Growing Mealworms as a Fish Feed for Sustainable Aquaponics

Project Overview

Project Type: Farmer/Rancher
Funds awarded in 2016: $3,467.00
Projected End Date: 01/30/2018
Grant Recipient: RainFresh Harvests
Region: North Central
State: Ohio
Project Coordinator:
Barry Adler
RainFresh Harvests

Annual Reports


  • Fruits: berries (strawberries)
  • Animals: fish


  • Animal Production: feed/forage

    Proposal summary:


    One of the greatest challenges to growers in the North Central Region is how to maximize returns by extending the growing season to supply the continuing demand for fresh, local produce year-round.

    Extreme weather events such as droughts, flooding and excessive temperature fluctuations have placed a greater emphasis on developing controlled-environment facilities including greenhouses, high tunnels and warehouses with supplemental lighting to grow harvestable crops.

    Many small farmers are utilizing high tunnels to extend the growing season and increase productivity by using bio- intensive methods and are searching for high value crops to generate needed farm income.

    Developing growing practices that efficiently use water and energy are critical for creating economically sustainable farms in our climate region.

    In just the past few years, there has been considerable interest in aquaponics as a means of addressing this challenge. Consumer demand for fish is increasing, while wild fish harvests continue to dwindle; creating a market demand for locally raised fish.

    The high cost of commercial fish feed presents a challenge to growing fish in an economically sustainable manner. According to the President of the Ohio Aquaculture Association, “Rising feed costs may be the most important bottleneck aquaculture and aquaponics face.”

    The lack of certified organic feed sources for fish production also is a challenge for those desiring certification of organically grown fish.

    Key challenges to be investigated by this research project:

    • Can we grow sufficient quantities of mealworms using organic certified grains or grain waste products in a high tunnel environment for use as a fish feed integrated with an aquaponics cropping system?

    • Can this be done in a cost effective manner that will provide much needed income for a small farmer operation and provide fresh fish and produce to meet with the increasing demand for locally grown food?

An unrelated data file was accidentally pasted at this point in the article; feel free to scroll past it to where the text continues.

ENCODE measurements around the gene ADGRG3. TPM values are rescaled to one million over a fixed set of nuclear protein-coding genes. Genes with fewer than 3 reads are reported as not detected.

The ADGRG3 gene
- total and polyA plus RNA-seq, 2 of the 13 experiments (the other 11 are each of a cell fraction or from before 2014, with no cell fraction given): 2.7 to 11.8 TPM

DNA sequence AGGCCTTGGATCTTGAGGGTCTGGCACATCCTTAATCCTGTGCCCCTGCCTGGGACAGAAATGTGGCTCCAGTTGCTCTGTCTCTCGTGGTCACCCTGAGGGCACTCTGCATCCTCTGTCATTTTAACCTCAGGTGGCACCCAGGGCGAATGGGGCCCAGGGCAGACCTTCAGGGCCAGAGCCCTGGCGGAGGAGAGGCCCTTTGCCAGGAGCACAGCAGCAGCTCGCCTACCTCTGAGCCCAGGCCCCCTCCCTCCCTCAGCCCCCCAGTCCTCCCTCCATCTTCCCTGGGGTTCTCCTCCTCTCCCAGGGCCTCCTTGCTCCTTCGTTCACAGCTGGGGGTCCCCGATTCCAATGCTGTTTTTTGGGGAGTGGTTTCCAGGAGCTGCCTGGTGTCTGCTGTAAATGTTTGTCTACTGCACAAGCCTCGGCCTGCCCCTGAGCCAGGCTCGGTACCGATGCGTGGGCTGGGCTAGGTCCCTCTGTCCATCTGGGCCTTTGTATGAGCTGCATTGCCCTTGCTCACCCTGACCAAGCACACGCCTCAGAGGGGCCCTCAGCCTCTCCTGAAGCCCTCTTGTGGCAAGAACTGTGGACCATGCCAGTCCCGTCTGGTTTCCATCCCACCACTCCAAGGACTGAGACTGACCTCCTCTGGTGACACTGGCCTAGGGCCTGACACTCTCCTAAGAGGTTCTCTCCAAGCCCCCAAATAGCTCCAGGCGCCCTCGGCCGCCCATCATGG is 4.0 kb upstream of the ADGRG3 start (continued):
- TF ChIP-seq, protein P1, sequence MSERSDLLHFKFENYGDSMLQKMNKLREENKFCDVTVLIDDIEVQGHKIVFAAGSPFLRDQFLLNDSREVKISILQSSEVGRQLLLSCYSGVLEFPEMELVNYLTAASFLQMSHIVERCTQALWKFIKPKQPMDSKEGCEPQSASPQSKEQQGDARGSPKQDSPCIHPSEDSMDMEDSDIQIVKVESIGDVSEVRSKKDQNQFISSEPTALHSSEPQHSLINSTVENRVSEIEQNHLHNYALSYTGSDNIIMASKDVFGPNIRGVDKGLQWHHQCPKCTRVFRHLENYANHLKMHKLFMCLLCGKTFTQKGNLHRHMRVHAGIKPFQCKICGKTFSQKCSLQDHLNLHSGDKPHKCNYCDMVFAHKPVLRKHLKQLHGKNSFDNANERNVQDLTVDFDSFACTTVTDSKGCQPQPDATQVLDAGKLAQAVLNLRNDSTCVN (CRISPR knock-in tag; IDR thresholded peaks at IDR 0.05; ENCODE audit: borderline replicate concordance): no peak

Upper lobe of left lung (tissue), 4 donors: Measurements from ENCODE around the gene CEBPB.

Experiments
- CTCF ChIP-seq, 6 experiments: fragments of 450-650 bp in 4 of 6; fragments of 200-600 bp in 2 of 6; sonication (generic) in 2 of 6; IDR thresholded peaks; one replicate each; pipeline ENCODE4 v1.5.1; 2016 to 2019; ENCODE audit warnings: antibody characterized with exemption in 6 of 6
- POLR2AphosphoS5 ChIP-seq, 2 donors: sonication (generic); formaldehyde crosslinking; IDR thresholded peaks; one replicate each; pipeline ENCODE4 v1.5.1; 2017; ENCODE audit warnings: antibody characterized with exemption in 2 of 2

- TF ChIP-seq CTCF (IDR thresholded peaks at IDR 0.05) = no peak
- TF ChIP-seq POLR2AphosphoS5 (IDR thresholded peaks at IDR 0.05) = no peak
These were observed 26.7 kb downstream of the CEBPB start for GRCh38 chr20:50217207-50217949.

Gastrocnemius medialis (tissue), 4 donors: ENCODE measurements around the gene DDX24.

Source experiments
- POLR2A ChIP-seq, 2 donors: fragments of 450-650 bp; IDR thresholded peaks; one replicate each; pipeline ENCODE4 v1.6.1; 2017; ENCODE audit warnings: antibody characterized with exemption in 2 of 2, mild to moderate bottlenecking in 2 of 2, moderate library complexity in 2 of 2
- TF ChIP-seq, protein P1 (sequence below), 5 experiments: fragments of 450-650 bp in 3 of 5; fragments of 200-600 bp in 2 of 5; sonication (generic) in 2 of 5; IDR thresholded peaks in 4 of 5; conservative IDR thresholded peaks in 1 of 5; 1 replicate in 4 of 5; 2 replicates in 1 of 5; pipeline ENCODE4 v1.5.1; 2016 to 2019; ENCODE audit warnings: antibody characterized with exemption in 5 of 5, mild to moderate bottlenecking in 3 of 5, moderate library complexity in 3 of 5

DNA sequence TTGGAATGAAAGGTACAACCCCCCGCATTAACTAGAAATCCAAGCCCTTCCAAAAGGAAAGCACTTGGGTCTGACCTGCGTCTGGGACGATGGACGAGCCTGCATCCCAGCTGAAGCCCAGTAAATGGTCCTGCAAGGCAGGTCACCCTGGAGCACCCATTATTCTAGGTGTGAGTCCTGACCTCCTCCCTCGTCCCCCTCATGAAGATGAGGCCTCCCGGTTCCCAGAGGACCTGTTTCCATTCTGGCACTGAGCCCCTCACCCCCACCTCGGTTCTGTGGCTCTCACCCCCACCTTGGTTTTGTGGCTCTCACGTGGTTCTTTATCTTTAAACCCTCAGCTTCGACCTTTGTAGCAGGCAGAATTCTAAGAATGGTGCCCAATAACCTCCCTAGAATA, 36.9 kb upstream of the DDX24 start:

Aquaponics offers a potential new revenue stream for farmers to utilize limited space or non-agriculturally suitable land to increase profitability, while having the environmental benefits of improved water and nutrient use efficiency for growing consumable plants.

    This project will help determine whether mealworms can be grown in a cost effective manner that either reduces the expense for fish feed by replacing or supplementing commercial feeds and/or increases the yields of fish or produce harvested for sale.

    One of the challenges will be maximizing mealworm production in a passive solar high tunnel with fluctuating daily and annual temperatures.

    This research proposes to:

    1. Evaluate availability of local organic grain or grain waste byproducts for use as a mealworm growing substrate.

    2. Evaluate locally available plastic food bins, discarded by local restaurants, for optimum container depth. 1 1⁄2 inch deep and 5 inch deep containers with lids are available to be modified with screening in the lids to serve as bins for growing mealworms.

    3. Design a modified, shaded and insulated growing area within the passive solar high tunnel to minimize temperature fluctuations. Temperature data loggers will be used to develop these enclosures and document temperatures.

    4. After determining optimal substrates, growing bins and modified growing enclosure, sufficient amounts of mealworms will be grown to determine costs of production, feed conversion rates and nutrient content.

    5. Based on the nutrient content, fish feed will be formulated to meet with nutritional requirements of hybrid bluegills being grown in a large 1,500 gallon aquaponic tank.

    6. A commercial fish feed will be compared in a separate, adjacent same sized aquaponic tank.

    7. Measurements will be made for fish and plant yields in these two systems. Water quality and tissue analysis will be done to determine any differences between the treatments.


    Project objectives from proposal:

    1. Develop growing practices for mealworm production in a small scale farm high tunnel.
    2. Positively impact the environment by producing a local alternative to mercury- and PCB-contaminated commercial fish feed.
    3. Improve profitability for growers by evaluating cost effectiveness of mealworm production in a small scale farm high tunnel for fish feed in an aquaponic system.
    4. Benefit the community by increasing access to local fish and potentially creating new jobs in this market.
    5. Share results of project to the benefit of growers and community through open greenhouse tours and documentation on social media.
    Any opinions, findings, conclusions, or recommendations expressed in this publication are those of the author(s) and do not necessarily reflect the view of the U.S. Department of Agriculture or SARE.